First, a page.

ABSTRACT The testing of the mechanics of a second language is essentially an activity most appropriate to brief quizzes. The evaluation of mastery at the various stages of language acquisition is more appropriately carried out through the use of creative testing on hybrid achievement tests, which retain certain features of achievement tests and which incorporate proficiency-based tasks that require authentic communicative language use. Such tests call for the relatively autonomous use of language by the student, the quality of which will be restricted only by the level of study and the language repertoire of the student.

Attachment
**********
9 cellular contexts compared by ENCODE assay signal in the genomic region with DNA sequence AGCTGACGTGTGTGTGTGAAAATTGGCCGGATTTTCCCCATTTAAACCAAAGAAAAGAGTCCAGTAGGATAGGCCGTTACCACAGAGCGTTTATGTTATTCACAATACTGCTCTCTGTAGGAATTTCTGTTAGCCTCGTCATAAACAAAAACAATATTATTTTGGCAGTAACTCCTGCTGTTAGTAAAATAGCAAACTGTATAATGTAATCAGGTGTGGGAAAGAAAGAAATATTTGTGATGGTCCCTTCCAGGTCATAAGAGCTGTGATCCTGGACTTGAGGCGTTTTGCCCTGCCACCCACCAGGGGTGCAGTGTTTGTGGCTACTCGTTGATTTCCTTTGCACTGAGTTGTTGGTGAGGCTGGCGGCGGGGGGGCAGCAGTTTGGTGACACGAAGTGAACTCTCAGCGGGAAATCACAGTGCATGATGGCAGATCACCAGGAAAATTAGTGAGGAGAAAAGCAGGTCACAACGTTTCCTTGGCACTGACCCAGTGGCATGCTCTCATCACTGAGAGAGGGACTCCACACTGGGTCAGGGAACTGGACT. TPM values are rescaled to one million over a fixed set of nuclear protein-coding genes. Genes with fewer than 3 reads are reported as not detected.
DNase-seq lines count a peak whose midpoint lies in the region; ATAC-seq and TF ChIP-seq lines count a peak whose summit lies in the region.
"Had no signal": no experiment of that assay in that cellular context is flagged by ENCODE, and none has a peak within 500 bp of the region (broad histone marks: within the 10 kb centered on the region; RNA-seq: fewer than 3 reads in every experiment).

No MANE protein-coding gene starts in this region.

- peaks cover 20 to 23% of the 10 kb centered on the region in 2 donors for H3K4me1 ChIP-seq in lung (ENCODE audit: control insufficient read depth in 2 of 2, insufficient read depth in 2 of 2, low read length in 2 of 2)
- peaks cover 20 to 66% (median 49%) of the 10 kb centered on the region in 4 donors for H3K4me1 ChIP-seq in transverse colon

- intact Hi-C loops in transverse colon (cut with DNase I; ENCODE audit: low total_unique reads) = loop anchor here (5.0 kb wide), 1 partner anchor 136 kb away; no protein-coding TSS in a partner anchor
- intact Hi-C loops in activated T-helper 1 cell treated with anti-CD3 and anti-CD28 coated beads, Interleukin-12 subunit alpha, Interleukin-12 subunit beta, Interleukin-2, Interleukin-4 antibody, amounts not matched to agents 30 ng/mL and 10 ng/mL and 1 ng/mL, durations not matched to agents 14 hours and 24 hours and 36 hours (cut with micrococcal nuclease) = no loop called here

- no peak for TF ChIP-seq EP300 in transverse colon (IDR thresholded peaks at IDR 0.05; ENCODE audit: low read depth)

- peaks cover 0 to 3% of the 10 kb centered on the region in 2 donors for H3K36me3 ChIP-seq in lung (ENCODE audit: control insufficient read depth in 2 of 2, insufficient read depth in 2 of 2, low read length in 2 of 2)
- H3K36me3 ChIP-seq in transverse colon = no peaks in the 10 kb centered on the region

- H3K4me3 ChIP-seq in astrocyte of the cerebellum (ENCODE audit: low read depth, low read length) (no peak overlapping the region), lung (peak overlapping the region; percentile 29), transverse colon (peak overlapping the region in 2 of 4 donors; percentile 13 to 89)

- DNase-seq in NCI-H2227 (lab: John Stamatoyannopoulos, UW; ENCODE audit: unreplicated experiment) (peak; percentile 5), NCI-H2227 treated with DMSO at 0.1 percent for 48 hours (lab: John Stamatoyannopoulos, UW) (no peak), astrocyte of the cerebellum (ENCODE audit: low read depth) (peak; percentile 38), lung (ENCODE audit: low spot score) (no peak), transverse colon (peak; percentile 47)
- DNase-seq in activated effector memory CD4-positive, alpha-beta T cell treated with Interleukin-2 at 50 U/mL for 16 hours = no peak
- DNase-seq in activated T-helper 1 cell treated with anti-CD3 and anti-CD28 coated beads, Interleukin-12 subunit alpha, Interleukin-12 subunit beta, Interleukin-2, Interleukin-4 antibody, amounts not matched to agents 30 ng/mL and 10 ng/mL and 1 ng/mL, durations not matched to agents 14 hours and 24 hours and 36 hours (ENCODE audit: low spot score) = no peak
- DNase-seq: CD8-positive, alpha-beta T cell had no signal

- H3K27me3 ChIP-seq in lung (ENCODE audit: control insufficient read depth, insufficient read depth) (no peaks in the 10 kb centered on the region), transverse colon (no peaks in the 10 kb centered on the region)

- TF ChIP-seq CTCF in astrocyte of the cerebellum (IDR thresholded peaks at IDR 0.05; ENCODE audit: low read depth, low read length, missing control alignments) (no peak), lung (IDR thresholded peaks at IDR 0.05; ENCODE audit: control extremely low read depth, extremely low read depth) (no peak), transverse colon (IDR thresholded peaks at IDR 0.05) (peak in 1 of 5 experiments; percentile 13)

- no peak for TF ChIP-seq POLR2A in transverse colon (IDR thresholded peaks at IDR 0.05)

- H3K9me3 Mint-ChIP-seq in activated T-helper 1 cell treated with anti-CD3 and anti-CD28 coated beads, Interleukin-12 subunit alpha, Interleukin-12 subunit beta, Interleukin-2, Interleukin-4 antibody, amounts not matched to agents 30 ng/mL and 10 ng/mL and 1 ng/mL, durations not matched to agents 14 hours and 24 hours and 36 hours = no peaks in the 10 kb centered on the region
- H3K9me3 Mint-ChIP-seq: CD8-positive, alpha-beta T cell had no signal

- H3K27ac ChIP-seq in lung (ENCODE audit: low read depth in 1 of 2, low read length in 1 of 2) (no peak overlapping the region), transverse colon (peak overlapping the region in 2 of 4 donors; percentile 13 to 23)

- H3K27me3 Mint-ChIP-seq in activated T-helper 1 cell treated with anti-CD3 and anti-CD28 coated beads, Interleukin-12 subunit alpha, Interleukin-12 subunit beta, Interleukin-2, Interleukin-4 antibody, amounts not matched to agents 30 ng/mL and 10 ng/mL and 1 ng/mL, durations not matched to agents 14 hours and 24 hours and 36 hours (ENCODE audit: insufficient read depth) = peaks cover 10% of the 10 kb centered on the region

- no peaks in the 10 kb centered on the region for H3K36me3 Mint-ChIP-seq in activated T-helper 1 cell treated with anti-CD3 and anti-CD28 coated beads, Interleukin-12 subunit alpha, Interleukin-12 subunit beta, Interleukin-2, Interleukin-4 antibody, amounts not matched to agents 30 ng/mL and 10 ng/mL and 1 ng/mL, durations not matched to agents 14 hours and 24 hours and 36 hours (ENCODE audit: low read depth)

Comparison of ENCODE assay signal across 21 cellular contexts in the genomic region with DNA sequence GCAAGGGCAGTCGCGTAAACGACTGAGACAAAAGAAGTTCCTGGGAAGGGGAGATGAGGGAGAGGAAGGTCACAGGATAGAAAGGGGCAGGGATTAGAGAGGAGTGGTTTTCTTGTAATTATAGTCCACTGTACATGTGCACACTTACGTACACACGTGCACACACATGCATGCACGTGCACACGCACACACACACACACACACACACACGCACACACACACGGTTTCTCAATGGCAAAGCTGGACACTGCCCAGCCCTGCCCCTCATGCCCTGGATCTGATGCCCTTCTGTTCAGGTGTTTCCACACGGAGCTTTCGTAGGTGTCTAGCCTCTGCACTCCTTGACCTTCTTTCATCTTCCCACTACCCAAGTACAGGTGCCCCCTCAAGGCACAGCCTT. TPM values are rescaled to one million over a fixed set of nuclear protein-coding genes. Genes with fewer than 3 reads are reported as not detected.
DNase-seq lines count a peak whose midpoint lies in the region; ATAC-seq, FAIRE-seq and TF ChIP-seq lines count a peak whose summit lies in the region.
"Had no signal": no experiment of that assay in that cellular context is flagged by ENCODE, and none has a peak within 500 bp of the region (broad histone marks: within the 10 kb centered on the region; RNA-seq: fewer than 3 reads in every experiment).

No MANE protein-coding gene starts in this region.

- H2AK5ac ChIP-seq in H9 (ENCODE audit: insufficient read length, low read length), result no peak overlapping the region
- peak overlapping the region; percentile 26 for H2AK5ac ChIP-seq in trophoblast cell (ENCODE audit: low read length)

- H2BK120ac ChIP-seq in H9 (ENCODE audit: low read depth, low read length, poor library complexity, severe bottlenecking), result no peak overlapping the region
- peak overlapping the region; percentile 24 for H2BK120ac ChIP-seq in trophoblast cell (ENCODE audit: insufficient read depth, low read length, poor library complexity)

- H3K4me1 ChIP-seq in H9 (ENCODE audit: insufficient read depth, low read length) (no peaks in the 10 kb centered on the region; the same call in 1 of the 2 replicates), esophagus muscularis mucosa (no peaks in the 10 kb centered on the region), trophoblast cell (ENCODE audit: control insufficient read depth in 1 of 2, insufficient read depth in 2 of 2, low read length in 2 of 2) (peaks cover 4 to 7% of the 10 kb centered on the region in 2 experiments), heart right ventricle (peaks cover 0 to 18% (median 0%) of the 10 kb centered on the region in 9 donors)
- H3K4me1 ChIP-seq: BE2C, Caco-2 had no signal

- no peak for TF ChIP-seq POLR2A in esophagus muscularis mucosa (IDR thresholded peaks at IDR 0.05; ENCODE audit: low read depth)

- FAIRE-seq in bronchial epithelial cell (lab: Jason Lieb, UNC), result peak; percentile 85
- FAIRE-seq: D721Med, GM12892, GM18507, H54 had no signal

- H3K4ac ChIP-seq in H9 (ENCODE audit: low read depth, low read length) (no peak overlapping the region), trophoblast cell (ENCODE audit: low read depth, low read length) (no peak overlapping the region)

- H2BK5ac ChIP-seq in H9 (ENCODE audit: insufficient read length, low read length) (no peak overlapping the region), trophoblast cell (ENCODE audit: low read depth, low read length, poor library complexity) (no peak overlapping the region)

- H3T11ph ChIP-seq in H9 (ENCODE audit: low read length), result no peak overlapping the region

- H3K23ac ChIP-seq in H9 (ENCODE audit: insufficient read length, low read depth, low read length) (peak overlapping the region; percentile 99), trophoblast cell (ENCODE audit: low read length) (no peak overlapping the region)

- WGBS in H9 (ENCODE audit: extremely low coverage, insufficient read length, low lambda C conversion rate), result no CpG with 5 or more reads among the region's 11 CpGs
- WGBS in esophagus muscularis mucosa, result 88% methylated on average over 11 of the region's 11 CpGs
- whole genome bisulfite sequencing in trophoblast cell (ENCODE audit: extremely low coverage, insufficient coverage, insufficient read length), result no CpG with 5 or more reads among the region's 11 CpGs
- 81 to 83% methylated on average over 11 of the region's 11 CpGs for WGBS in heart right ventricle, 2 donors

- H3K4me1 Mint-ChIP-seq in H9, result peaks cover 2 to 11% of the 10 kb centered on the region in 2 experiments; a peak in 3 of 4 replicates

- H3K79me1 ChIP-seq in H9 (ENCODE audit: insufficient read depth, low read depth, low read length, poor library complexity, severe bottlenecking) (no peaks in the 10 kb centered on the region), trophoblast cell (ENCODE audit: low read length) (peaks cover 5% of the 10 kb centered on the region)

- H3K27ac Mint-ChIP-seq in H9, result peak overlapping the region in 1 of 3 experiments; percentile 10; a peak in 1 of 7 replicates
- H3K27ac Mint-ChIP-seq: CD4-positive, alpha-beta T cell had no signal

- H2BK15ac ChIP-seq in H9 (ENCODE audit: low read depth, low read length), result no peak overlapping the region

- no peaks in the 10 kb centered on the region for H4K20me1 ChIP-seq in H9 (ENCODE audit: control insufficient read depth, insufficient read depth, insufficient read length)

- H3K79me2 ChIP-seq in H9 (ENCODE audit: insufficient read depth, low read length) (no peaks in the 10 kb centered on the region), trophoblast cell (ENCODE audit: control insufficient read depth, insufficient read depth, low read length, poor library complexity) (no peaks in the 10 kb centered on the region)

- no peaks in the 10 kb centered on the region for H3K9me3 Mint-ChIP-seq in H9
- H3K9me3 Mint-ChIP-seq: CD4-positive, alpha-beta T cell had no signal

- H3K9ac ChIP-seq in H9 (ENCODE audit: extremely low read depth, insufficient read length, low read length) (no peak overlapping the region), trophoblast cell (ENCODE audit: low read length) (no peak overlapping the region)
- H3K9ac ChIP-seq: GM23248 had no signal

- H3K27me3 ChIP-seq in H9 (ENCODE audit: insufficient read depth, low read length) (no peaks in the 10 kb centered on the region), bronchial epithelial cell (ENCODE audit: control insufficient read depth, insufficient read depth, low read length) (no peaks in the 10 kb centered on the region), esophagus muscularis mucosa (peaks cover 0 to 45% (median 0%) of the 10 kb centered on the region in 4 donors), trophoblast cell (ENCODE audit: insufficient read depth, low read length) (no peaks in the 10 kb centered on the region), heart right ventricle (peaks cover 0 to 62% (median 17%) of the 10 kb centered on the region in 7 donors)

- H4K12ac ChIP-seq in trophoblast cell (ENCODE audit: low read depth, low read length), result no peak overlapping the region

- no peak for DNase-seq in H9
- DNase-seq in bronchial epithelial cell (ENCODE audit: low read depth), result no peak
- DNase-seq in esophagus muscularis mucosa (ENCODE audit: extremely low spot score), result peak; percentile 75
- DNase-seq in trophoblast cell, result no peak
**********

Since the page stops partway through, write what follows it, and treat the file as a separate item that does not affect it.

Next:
Although lip service is paid to proficiency-focused instruction, many tests still reflect a sole preoccupation with grammatical accuracy. This paper suggests the incorporation of testing practices that allow students to demonstrate their true abilities in the second language, and the movement away from discrete-point test items and purely objective evaluation toward holistic, analytical, or primary-trait scoring procedures, which give credit for creative language use.
Creative testing on paper-and-pencil tests is a viable alternative. Such testing allows for student creativity in carrying out truly communicative tasks, yet it provides an effective measure of student learning and performance.